“Traditionally, UK consumers didn’t perceive a tumble dryer as a necessity,” says Veronika Kandusova, senior analyst at Euromonitor. “Many people don’t have a separate utility room in their homes, [and] it’s still quite common to have a washing machine in the kitchen or bathroom, for instance. The space for a separate tumble dryer is more limited.”

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Individual needs also impact whether an airer will be the cheapest option, a calculus confounded by the lower price of natural gas relative to electricity in the UK, where people largely use gas boilers for domestic heating. Consumer energy costs have been capped by the British government at 34p per kwh of electricity and 10p per kwh of gas until April, a publicly funded subsidy designed to lessen the impact of skyrocketing energy prices.

“It’s only cheaper to use a heated airer if you’re washing small loads, but in almost any other scenario — if you have a family, if you wash lots of sports stuff — then a heated airer isn’t the most cost-efficient option,” says Matt Knight, a product tester at consumer website Which?. The site tested the efficiency of airers for the first time this year in response to requests from members. 

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Which? found that the cost of running an airer varies from around 7p to around 15p per hour. Drying “pods,” which blow hot air through the clothing rather than heating up bars, are typically more expensive at 30p to 40p per hour, though they also dry clothes in two hours rather than the four-plus it takes using a heated bar airer.

The most efficient dryers tested by Which?, heat pump tumble dryers, cost 46p per load, while condensing and vented tumble dryers cost over £1 per load.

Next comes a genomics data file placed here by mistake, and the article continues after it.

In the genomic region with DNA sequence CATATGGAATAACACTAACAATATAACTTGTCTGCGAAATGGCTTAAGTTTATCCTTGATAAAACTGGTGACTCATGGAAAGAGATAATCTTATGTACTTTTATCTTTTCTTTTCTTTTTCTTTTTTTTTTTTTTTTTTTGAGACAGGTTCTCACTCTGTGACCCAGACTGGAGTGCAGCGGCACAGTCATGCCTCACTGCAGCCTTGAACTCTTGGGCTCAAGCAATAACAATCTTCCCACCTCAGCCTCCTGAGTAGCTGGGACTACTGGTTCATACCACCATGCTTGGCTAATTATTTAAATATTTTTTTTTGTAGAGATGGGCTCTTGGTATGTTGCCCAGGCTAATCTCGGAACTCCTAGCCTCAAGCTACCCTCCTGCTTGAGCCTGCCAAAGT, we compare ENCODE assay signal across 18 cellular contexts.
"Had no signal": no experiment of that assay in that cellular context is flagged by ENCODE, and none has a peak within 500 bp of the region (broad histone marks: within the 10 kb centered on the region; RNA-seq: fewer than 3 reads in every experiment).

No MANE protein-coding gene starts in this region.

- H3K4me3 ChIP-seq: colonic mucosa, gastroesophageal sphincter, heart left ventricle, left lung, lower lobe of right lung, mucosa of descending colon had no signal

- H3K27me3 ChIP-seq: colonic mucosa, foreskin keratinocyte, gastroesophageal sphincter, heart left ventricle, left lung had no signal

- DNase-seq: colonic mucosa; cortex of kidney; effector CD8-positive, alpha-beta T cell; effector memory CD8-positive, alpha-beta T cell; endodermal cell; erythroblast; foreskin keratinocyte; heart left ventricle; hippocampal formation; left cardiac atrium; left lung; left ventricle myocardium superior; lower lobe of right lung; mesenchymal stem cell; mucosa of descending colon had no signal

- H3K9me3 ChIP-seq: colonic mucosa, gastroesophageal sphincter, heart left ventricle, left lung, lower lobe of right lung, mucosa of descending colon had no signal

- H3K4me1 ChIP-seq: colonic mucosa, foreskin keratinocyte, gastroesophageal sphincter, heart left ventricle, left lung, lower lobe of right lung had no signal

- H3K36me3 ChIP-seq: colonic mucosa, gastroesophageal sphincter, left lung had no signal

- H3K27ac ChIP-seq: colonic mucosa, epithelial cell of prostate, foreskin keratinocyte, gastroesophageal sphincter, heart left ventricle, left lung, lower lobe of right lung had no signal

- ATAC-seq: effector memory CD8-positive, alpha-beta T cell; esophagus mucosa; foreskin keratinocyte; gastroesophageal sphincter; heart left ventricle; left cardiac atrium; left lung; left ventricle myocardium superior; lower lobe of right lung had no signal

Working out the cost of an hour of heating is even less of an exact science. In theory, a small 24kw boiler, typically used to heat a home with one bathroom, would cost roughly £2.40 per hour to run. In practice, it would likely run for less time — only until the space reached the temperature set by the thermostat — but how much less depends on a home’s insulation level and the efficiency of its boiler. 

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Using an airer to avoid turning on the heat also has the unfortunate side effect of exacerbating the effects of “under-heating,” says Jenna Willcox, an energy advisor at the Centre for Sustainable Energy, a UK charity. “In any instance, drying your clothes inside is not a great idea because it creates a lot of moisture,” she says. “But if you pair that with under-heating your home, you’re producing loads of water vapor inside a really cold house. That’s going to potentially cause problems with condensation and mold.”

Placing clothes directly on radiators makes heating less effective and can also contribute to a damp problem, so that isn’t recommended either. Anyone drying laundry indoors should crack a window and use extractor fans to make sure there is proper ventilation.

And while running a heated airer might make one small room a little warmer, it’s no substitute for central heating. Indeed, the biggest argument for opting for heating over a new electric gadget may be the most obvious: It will dry your clothes, but also keep you warm.